responsibility

8 Characteristics of a Servant Leader—part 2

Photo by  Pawan Sharma  on  Unsplash

In a previous post, we looked at three characteristics of servant leadership as seen in the example of Jesus in the first five verses of John 13. This post is a follow-up that covers five more characteristics of servant leadership. These are drawn from John 13:6-17.

If you want a refresher on the first three characteristics of servant leadership, click on this link— 8 Characteristics of Servant Leadership.

4– Authority with Purpose (verses 6-9)

Authority is one of the most misunderstood and abused elements of leading others, regardless of circumstance—work, home, church, business, even within the military. Webster’s definition speaks of—power to influence or command—but also—freedom granted by one in authority.

When it comes to the role of authority as a servant leader within the Kingdom of God, Jesus is our prime example. He received His authority from His Father. Those of us called to be leaders within God’s kingdom receive our authority from Jesus and Him alone. Not a government, nor a board, nor any ecclesiastical (church) authority.

Authority—as seen in the life and ministry of Jesus—is both a responsibility and a privilege.

It is a privilege extended to us by the Lord for His purposes and it carries a double responsibility. We are directly responsible to the Lord whenever exercising any authority within His kingdom, which includes any and all local churches. We are responsible for those Jesus gives us charge over. Abuse of authority happens when a leader loses sight of this double-sided responsibility.

This is what we see of Jesus through His example in washing the disciples’ feet. Sometimes our authority over others needs to be set aside, just as we see Jesus setting aside His outer clothing to strip down to the level of a servant (verse 4).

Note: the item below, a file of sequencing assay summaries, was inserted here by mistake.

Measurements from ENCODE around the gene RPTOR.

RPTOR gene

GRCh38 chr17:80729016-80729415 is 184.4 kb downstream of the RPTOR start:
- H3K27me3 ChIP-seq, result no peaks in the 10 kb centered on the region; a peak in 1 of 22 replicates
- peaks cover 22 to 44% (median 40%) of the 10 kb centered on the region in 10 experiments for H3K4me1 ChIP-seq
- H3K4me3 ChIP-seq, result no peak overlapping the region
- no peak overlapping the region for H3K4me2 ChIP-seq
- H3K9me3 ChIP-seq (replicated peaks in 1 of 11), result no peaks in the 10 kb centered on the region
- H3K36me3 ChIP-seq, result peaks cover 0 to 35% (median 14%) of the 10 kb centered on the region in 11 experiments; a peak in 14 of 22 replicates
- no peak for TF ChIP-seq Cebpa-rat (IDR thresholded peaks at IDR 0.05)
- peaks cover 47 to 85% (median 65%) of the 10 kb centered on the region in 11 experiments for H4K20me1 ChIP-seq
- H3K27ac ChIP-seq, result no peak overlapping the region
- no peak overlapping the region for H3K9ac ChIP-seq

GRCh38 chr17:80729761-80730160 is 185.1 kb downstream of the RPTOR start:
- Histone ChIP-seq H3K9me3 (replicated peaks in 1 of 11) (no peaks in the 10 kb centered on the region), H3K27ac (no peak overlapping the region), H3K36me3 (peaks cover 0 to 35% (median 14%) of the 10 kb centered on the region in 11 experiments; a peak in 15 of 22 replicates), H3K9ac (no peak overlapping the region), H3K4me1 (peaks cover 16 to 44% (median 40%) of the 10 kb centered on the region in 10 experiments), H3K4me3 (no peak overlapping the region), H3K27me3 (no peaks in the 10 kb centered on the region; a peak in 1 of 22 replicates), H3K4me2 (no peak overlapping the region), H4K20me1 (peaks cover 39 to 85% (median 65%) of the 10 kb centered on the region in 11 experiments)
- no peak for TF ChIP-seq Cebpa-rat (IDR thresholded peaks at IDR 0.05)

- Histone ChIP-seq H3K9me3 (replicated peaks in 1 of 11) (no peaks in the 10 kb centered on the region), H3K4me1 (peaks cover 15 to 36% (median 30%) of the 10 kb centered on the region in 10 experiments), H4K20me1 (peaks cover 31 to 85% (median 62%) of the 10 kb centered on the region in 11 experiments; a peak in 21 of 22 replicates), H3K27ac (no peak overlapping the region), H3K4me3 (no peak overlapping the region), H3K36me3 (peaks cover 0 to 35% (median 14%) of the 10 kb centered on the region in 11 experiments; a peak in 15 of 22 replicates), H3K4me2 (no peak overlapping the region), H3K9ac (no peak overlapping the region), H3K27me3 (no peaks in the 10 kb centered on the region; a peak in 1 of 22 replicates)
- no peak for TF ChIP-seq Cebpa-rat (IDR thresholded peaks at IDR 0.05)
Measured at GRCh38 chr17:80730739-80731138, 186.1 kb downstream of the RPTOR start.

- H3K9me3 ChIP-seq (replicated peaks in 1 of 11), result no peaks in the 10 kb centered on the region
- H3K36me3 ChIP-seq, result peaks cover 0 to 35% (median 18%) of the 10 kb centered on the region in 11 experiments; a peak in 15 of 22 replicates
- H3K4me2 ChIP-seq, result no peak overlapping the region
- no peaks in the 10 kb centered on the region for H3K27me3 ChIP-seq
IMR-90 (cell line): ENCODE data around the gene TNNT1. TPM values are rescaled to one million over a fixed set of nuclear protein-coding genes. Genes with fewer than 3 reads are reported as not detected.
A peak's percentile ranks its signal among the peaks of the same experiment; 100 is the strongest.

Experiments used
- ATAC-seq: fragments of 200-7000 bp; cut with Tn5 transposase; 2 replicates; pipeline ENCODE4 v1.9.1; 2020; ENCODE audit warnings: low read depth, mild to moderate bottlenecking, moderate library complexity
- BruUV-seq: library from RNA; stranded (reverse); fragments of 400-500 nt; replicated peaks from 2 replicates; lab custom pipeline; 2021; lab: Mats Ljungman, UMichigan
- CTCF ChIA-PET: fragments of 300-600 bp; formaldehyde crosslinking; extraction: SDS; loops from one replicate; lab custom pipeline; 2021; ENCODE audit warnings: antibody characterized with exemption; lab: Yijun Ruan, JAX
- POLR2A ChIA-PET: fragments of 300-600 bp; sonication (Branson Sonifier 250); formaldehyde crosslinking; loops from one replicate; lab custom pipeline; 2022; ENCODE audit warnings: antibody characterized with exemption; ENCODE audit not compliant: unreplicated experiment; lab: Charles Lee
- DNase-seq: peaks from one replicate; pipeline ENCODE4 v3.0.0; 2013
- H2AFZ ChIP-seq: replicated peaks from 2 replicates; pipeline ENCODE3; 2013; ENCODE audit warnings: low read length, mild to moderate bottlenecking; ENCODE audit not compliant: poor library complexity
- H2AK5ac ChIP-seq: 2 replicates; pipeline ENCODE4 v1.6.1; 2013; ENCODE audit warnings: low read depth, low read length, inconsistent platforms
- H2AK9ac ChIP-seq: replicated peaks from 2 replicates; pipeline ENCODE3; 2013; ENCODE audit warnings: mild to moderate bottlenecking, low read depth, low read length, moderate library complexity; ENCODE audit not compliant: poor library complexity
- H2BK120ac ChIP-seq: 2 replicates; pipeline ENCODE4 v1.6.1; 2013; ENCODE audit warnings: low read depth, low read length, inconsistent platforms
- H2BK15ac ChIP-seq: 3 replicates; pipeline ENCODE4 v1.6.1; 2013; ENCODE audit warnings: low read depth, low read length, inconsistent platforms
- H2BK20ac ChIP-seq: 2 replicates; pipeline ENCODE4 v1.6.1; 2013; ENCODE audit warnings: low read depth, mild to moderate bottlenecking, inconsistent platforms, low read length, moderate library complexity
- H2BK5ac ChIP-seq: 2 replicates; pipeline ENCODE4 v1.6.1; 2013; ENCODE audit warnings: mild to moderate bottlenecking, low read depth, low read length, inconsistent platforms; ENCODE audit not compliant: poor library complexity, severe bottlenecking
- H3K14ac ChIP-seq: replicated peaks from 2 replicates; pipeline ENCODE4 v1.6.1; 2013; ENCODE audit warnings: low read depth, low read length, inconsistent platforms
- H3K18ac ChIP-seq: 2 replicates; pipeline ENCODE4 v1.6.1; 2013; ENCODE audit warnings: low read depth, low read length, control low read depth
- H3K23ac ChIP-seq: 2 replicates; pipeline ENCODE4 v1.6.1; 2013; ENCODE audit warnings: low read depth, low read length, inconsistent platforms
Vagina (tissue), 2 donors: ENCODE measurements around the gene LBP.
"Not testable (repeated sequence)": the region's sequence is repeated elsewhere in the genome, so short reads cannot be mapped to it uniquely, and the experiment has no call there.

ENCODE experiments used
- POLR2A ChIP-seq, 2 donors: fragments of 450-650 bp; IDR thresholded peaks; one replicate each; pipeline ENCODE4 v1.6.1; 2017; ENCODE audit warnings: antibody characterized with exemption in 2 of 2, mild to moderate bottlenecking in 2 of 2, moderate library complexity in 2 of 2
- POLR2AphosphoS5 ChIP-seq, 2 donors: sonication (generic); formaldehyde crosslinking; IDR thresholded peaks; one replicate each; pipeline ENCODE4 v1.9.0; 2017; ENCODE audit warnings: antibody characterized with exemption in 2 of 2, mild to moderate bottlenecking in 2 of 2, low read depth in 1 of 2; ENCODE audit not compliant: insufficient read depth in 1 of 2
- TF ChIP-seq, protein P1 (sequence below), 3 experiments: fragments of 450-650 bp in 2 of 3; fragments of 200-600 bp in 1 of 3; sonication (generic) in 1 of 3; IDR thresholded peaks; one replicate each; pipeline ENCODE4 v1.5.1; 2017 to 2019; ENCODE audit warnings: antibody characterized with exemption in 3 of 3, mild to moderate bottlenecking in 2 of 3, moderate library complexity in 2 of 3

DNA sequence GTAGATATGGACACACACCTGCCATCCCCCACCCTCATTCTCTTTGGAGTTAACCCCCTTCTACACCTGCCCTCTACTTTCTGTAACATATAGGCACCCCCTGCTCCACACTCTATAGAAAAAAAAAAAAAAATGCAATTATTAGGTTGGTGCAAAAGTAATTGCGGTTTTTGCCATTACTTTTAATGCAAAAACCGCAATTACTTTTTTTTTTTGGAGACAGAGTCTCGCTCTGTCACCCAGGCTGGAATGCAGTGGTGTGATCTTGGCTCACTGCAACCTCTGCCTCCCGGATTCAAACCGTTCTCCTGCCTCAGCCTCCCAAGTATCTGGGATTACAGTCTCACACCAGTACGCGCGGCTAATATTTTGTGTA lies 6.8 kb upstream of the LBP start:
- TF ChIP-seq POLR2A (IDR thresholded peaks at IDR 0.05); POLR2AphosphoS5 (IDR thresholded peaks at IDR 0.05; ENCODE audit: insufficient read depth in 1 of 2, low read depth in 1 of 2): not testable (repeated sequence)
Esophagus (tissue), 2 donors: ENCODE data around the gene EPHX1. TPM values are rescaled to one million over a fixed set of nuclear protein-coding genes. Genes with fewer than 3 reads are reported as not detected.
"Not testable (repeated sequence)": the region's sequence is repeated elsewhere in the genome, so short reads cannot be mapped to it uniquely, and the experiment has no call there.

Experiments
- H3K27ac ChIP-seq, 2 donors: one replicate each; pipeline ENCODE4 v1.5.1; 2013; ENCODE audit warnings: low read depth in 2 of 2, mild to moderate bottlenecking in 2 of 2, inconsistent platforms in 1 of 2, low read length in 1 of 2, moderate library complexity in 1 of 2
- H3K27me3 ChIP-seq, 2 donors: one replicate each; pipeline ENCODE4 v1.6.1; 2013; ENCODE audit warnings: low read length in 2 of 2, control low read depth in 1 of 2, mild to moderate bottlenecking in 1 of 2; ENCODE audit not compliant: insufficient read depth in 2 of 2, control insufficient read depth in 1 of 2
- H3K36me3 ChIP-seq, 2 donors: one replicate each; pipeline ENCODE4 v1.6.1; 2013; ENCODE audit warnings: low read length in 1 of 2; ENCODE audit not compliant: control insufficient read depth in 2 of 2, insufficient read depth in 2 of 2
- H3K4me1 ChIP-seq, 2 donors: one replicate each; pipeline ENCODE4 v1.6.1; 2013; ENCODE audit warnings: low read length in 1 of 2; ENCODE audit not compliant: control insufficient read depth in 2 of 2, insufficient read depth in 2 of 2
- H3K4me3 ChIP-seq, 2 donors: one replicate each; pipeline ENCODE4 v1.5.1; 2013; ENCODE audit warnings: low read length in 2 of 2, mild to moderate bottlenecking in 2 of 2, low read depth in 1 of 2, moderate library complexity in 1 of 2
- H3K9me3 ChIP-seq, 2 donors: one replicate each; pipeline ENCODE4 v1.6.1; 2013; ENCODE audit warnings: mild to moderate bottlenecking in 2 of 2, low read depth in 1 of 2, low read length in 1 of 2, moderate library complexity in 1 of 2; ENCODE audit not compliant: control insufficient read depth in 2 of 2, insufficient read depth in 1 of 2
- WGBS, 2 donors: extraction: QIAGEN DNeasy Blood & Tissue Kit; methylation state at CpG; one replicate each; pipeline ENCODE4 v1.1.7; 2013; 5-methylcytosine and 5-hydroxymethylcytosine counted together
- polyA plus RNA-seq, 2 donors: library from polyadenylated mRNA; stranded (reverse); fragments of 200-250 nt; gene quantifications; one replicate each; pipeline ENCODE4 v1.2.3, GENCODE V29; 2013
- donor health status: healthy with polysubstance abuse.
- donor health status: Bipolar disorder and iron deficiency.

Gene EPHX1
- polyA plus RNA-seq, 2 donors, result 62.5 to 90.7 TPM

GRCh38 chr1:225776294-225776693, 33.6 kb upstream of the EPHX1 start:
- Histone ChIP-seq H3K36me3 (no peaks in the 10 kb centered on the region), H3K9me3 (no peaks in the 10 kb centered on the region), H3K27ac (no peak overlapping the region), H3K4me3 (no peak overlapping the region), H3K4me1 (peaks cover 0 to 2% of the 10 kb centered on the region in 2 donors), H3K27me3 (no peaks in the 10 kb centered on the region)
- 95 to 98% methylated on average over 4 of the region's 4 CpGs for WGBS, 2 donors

At times, the Lord’s authority must be exercised for a purpose beyond the immediate situation. This is seen in Jesus’ dialog with Peter in verses 6-9. Jesus was washing the disciple’s feet as an example but Peter didn’t understand this. So, Jesus exercised His authority as Messiah to make it clear Peter needed to allow Jesus to wash his feet.

Whatever authority the Lord extends to anyone is a gift because it has value and purpose beyond the person who bears it. It’s not ours to wield in whatever way we want. Its purpose is to bless and strengthen others. Authority in the role of a servant leader is not a position held or a role to play but leadership that guides others with a gentle strength.

Authority given by our Lord Jesus is both a responsibility and a privilege

5– Discernment and Restraint (verses 10-11)

When the Holy Spirit reveals things to us about others, we don’t have to reveal it to them. We need to use discretion. Discernment is too often lacking or neglected by many leaders, as well as learning to wait on the Lord. Patience isn’t just a virtue it’s a fruit of the Holy Spirit dwelling in us as believers (Gal 5:22).

(Click link to read the whole article— 8 Characteristics of a Servant Leader—part 2)

Sheep Need a Shepherd

People need leaders

A good friend told me long ago, "People need leaders." I was a young pastor and he was a captain of firefighters. We were leaders in our respective fields and I was his pastor—and we mentored one another as fellow followers of Jesus.